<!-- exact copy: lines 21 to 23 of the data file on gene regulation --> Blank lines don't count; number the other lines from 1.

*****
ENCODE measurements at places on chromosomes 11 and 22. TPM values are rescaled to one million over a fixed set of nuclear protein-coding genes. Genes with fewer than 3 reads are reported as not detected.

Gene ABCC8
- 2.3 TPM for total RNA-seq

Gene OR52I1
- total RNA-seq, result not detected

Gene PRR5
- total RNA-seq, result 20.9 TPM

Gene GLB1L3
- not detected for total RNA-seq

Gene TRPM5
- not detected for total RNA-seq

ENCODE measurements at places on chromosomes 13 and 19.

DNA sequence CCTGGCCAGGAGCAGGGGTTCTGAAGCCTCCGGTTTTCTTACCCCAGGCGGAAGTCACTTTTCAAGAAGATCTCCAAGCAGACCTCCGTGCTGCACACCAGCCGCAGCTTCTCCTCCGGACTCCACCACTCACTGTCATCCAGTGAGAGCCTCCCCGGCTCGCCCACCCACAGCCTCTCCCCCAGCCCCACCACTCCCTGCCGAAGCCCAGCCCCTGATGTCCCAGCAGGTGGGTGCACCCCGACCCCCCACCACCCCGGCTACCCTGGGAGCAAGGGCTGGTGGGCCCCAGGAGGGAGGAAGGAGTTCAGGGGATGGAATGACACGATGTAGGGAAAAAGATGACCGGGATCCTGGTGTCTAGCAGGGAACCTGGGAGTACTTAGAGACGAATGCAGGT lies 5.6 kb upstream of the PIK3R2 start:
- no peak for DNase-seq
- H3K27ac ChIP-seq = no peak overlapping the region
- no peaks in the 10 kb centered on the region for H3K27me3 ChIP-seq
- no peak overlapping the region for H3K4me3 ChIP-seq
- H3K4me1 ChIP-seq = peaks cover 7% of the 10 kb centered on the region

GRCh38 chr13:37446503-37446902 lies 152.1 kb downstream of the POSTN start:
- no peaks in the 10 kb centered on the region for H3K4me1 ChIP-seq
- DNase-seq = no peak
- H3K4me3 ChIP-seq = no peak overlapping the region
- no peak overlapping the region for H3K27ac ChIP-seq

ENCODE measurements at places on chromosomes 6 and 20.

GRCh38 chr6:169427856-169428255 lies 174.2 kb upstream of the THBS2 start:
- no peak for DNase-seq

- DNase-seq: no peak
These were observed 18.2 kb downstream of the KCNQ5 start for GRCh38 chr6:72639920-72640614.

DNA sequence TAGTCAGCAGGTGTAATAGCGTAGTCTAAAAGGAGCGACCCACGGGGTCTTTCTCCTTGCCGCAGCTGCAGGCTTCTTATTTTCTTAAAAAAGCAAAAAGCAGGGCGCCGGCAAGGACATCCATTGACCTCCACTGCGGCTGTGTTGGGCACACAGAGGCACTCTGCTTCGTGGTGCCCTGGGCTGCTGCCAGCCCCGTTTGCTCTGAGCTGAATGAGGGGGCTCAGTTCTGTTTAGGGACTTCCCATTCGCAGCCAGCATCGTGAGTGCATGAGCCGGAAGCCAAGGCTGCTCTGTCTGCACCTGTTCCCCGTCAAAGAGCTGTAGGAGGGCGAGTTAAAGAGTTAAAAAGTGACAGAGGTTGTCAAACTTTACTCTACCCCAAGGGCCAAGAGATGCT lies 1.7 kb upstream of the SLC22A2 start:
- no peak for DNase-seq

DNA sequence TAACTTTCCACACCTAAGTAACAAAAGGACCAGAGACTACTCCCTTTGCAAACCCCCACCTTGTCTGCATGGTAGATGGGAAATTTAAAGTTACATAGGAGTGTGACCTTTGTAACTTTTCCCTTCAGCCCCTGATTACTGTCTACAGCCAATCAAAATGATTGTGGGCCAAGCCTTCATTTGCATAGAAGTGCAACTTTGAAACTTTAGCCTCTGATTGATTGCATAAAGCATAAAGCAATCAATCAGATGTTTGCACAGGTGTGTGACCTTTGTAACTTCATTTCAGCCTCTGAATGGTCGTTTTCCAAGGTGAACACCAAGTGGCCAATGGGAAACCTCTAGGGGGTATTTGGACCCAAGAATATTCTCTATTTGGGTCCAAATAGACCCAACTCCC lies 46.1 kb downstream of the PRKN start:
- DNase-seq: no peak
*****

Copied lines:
- DNase-seq = no peak
- H3K4me3 ChIP-seq = no peak overlapping the region
- no peak overlapping the region for H3K27ac ChIP-seq